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what is the physical meaning of field configuration in quantum field theory. I have come across such terminologies in Schrodinger field theory and path integral field theory. What is the actual difference between quantum field operator and quantum field functional or wave functional of the given field configuration? Also is there any eigenfunction and eigenstate there for field operator? what is the physical meaning of the eigen of a field operator in quantum field theory? Also can someone give intuition for how functional derivatives defines and explains quantum field theory in the place of usually partial differential operator?

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Yes, there are field eigenvalues. The difference between the field operator-valued-distribution $\hat\phi(\mathbf x)$, wave-functional $\Psi[\phi]$, and state $|\Psi(t)\rangle$ in quantum field theory is analogous to that between the position operator $\hat{\mathbf{x}}$, wave-function $\psi(\mathbf x)$, and state $|\psi(t)\rangle$ in particulate quantum mechanics.

Schematic comparison

In the Schrödinger picture of particulate quantum mechanics in 3+1D Euclidean space, the position eigenstates are the states $\hat{\mathbf x}\left|\mathbf{x}\right\rangle = \mathbf{x}\left|\mathbf{x}\right\rangle$, with "classical position" eigenvalues $\mathbf x \in\mathbb R^3$. These states are not stationary. The position eigenbasis $\{\left|\mathbf{x}\right\rangle\}$ defines the usual position-space wave-function for state $|\psi\rangle$ as $\psi(\mathbf x)=\left\langle \mathbf{x}\mid\psi\right\rangle$ (showing explicit time dependence, $\psi(t,\mathbf x)=\left\langle \mathbf{x}\mid\psi(t)\right\rangle$). The state evolves per the Schrödinger equation $i\hbar\partial_t \psi(t,\mathbf x)=\hat H \psi(t,\mathbf x)$.

In the Schrödinger picture of quantum field theory in 3+1D Minkowski space, for a real scalar field $\hat\phi(\mathbf x)$ with $\mathbf x \in\mathbb R^3$, the field eigenstates are the states $\hat\phi(\mathbf x)|\Phi\rangle=\Phi(\mathbf x)|\Phi\rangle$, with the "classical field configuration" eigenvalues (capitalized here for clarity) $\Phi:\mathbb R^3\to\mathbb R$ (in other words, $\Phi\in\mathbb{R}^{\mathbb{R}^3}$). Like above, these states aren't stationary. The field eigenbasis $\{\left|\phi\right\rangle\}$ defines the wave-functional $\Psi[\phi]=\langle\phi|\Psi\rangle$, given state $|\Psi\rangle$. The state evolves per the functional Schrödinger equation $i\hbar\partial_t \Psi[t,\phi]=\hat H \Psi[t,\phi]$.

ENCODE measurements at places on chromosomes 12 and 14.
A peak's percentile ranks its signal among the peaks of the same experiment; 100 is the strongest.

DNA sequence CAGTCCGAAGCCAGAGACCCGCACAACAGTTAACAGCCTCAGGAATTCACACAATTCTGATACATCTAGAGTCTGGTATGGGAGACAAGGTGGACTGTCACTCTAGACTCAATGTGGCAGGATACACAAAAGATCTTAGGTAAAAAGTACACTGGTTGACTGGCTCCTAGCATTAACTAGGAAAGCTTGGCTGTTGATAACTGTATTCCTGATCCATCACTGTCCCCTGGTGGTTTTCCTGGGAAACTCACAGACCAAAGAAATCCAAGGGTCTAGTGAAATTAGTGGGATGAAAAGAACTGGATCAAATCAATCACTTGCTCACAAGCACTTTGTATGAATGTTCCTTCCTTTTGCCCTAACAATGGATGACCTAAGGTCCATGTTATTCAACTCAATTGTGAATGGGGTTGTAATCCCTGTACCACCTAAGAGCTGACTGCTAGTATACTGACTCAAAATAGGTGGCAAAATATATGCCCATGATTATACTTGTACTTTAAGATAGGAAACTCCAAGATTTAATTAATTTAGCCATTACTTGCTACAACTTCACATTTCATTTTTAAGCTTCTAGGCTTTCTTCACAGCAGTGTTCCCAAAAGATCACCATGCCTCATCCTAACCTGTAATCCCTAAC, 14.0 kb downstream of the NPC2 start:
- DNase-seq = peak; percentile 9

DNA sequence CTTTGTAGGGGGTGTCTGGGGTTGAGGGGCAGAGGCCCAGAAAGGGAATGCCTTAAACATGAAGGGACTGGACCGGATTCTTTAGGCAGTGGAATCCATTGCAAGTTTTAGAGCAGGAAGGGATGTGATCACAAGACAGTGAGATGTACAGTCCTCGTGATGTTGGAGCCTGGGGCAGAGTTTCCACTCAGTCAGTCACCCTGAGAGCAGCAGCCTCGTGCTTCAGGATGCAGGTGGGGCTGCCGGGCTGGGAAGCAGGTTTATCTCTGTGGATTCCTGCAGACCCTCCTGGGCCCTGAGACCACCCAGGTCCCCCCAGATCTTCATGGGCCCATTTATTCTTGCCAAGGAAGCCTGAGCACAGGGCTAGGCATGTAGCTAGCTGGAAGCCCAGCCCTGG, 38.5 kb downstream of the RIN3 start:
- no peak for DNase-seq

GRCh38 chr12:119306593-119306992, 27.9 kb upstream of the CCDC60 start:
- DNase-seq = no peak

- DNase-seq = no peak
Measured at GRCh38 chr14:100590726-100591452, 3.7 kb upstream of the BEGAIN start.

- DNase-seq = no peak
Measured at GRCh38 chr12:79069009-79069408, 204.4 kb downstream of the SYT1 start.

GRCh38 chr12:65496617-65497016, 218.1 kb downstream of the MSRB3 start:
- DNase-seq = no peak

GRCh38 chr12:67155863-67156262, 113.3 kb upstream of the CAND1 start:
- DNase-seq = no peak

Bottom line

(Abusing lots of terminology and distinctions,) if the "intuitive meaning" of the wave-function is a superposition of positions, then the "intuitive meaning" of the wave-functional is a superposition of field configurations. Functional derivatives are intuitively mandatory because $\Psi[t,\phi]$ is a function of a function ($\phi:\mathbb{R}^3\to\mathbb{R}$), whereas $\psi(t,\mathbf x)$ was merely a function of a vector ($\mathbf x \in\mathbb R^3$).

For introductory information on QFT in the Schrödinger picture, you might try this recent European preprint. And note, the Schrödinger picture is completely equivalent to the Heisenberg picture (and the Interaction picture) in all cases.

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The field operators $\psi^{\dagger}$ and $\psi$ are creation and annihilation operators for particles in the position eigenstate $\left|x\right>$. A wavefunctional is the analogue of a wavefunction in ordinary QM, it gives you the probability amplitude when applied to an entire classical field configuration, just like an ordinary wavefunction gives you an amplitude when you apply that function to a position of a particle. This book explains the formalism of QFT much better than standard textbooks, it allows you to understand what QFT is including advanced concepts, without getting bogged down in intricate mathematical details.

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I don't know about the other two, but I know a wave function is: As one scales down the dimensions of measurement, it becomes more and more difficult to observe whether a particle is behaving as a wave or a particle. This makes it increasingly difficult to define the parameters of the particle’s whereabouts. Thus, Heisenberg deemed that, without interacting (transferring energy) with the particle, it is impossible to know with absolute certainty where the particle is. Instead, its whereabouts are represented by a wavefunction, a wave of probabilities of the particle’s location. The following figure displays a simple wavefunction.

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  • $\begingroup$ It sounds like you're trying to say that the wavefunction is only associated with the position of the particle and that Heisenberg directly proposed the concept of describing things with operators on wavefunctions. And the description of the HUP looks kinda misleading/inaccurate. $\endgroup$ – user191954 Oct 5 '18 at 18:11

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